“Working from home is great if you have a large home, a separate office space and can remove yourself from noisy children. It might be a bonus for people living in McMansions who avoid the stress of the daily commute,” says Professor Wooden.
“When it is forced, it can penalise people from less advantaged backgrounds. Working from home isn’t equal for everybody.”
Associate Professor Candido says the productivity question is complex and she adds the stress of lockdowns, poor mental health, seeing work as a distraction and refuge from the pandemic or perhaps working too hard for too long may all have impacted productivity.
Do I really need to go into the office?
HILDA also found hybrid working arrangements may not be the silver bullet that allows organisations and employees to straddle the old and newer style of working.
But giving people a choice about where they work and a purpose for being in the workplace is important.
Associate Professor Candido says brainstorming, decision-making, future thinking and collaborative activities are purposeful opportunities for people to meet at work.
“We still want to be around colleagues, but simply telling employees to do three days in the office and two days at home is not enough. Showing up to an empty office or going to work simply to spend a day on Zoom calls is pointless,” she says.
I can’t get no satisfaction
HILDA found working from home brought no significant increase in job satisfaction, at least when averaged across all workers, despite the potential for greater autonomy and flexibility as well as less time stuck in traffic or on public transport.
Professor Wooden explains this surprisingly small increase by the fact that working from home was forced on people whose home environment may have made work challenging.
“In the longer term, I suspect people who don’t find working from home satisfying will return to the workplace and those who want to stay at home will find their employers more accepting of that,” he says.
Victoria’s ghost town CBD
This prediction appears to be accurate, particularly in Victoria. In September 2022, the Victorian Government lifted work from home recommendations put in place to help reduce the transmission of COVID-19.
Two months later, in November 2022, occupancy data from the Property Council of Australia revealed that buildings in Melbourne’s city centre were still less than half full during the working week.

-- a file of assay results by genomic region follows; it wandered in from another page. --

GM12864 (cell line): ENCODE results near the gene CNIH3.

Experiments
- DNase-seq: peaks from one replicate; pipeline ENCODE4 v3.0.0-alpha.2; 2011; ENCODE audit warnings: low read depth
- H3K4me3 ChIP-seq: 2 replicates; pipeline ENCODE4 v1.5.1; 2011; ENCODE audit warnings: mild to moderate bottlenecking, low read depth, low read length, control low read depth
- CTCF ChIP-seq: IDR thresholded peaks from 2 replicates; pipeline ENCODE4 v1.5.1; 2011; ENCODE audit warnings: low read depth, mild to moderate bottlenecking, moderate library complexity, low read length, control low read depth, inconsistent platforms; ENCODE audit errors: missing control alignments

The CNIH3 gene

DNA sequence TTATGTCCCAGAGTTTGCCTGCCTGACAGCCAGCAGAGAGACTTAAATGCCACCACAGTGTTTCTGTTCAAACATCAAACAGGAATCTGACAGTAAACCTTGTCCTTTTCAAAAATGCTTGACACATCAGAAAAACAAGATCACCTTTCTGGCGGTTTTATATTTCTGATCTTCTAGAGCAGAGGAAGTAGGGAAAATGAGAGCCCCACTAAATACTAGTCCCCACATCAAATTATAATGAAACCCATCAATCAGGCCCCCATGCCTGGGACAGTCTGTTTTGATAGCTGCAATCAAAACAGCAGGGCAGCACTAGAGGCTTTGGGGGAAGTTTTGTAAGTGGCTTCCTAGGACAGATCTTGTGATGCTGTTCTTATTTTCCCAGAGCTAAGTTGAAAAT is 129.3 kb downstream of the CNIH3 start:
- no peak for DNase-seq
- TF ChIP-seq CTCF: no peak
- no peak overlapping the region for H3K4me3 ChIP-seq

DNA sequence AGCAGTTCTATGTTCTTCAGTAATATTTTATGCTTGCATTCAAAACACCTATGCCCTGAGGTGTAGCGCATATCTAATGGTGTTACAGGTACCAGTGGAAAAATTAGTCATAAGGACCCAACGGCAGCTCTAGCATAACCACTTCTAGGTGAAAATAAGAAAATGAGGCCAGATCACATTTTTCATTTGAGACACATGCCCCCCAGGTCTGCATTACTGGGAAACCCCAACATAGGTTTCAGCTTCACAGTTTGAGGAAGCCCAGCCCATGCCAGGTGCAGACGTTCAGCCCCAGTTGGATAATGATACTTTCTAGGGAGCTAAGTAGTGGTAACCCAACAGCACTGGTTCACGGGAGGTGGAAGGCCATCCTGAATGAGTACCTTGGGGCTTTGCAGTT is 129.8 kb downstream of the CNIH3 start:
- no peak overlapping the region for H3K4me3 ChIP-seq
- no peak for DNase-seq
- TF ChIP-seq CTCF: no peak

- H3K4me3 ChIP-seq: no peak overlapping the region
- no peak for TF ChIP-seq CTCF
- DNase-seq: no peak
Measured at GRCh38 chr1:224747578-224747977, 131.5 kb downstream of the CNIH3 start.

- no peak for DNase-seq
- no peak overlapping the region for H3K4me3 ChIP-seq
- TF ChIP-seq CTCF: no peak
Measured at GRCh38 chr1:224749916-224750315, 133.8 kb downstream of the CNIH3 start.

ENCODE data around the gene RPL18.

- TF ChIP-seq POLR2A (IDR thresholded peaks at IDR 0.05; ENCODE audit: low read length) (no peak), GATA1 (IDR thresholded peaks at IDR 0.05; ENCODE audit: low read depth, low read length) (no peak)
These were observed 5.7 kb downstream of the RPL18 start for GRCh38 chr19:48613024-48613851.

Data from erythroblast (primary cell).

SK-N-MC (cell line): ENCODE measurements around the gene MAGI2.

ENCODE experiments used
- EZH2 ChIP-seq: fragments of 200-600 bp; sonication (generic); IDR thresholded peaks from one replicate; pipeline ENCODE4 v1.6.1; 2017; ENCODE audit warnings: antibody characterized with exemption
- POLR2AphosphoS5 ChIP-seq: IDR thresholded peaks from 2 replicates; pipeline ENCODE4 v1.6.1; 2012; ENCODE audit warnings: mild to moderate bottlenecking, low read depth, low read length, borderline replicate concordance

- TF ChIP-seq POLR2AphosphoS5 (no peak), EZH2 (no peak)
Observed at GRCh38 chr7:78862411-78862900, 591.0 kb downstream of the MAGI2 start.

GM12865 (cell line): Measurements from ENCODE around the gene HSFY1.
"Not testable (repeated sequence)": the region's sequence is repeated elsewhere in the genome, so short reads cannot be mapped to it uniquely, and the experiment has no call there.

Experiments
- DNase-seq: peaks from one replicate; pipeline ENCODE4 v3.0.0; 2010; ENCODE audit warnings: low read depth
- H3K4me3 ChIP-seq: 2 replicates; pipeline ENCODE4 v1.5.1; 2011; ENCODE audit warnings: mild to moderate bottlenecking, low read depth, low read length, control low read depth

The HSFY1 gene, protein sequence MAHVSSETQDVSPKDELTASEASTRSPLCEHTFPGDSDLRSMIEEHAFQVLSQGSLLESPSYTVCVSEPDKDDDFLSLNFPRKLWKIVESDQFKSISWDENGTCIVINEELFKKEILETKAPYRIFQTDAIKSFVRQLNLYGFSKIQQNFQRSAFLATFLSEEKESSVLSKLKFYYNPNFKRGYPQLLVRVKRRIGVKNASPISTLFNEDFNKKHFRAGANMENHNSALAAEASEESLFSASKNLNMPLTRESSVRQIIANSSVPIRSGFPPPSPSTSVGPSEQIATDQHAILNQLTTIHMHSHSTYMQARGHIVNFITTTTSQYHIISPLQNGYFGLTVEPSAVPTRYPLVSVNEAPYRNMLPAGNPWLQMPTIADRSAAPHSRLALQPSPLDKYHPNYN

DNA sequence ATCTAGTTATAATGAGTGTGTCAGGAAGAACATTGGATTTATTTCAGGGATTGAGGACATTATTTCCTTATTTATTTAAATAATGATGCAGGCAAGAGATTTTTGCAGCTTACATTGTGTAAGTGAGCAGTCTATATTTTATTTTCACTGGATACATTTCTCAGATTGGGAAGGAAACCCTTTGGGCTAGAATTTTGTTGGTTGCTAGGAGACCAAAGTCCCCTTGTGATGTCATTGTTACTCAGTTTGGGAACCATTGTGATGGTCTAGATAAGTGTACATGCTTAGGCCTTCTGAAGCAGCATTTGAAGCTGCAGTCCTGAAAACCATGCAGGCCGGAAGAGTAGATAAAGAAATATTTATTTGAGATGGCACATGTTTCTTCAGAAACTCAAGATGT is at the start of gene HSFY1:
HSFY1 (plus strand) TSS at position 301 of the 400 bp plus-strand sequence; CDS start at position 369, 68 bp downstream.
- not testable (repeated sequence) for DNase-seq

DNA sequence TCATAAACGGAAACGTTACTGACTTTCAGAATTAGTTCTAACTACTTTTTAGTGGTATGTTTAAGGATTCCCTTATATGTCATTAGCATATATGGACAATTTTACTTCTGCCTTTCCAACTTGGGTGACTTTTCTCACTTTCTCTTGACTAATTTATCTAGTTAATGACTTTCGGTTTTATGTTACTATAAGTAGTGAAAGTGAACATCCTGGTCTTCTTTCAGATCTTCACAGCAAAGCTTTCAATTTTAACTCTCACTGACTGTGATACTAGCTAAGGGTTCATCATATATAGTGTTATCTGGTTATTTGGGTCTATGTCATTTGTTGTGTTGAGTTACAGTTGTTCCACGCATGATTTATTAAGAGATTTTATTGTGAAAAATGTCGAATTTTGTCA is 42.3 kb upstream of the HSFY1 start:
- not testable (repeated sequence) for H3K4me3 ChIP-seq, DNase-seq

In Perth and Adelaide, CBD offices are 78 per cent and 76 per cent full, while Brisbane’s CBD buildings sit at 64 per cent capacity.
Winners and losers
The shift to working from home comes with a mixed bag of benefits and disadvantages.
The potential loss of social connectedness – an important part of maintaining good mental health – is an issue, as is ‘proximity bias’. This bias is the notion that employers are more likely to favour employees who are sat in front of them over more invisible remote workers.
“If working from home remains voluntary, some people will go to work to get ahead and others will miss out and there is the potential for all sorts of new inequalities to arise,” says Professor Wooden.
“Will working from home stick? At this point, we don’t know, but I doubt the number of workers in our CBDs will ever return to the levels they once were.”
Associate Professor Candido believes working from home – working from anywhere – is here to stay.
“The successful industries and businesses are changing the conversation. They are saying ‘let’s tap into this pool of talent that couldn’t work for my organisation before because of our workplace arrangements’.
“They are shifting the conversation from the time and place of work and are instead thinking about what needs to be achieved,” she says.
“These are unchartered waters and there is no doubt that the changes prompted by the pandemic are the most significant event in the workplace since the adoption of mobile technology. The pandemic unshackled us and that is both challenging and exciting.”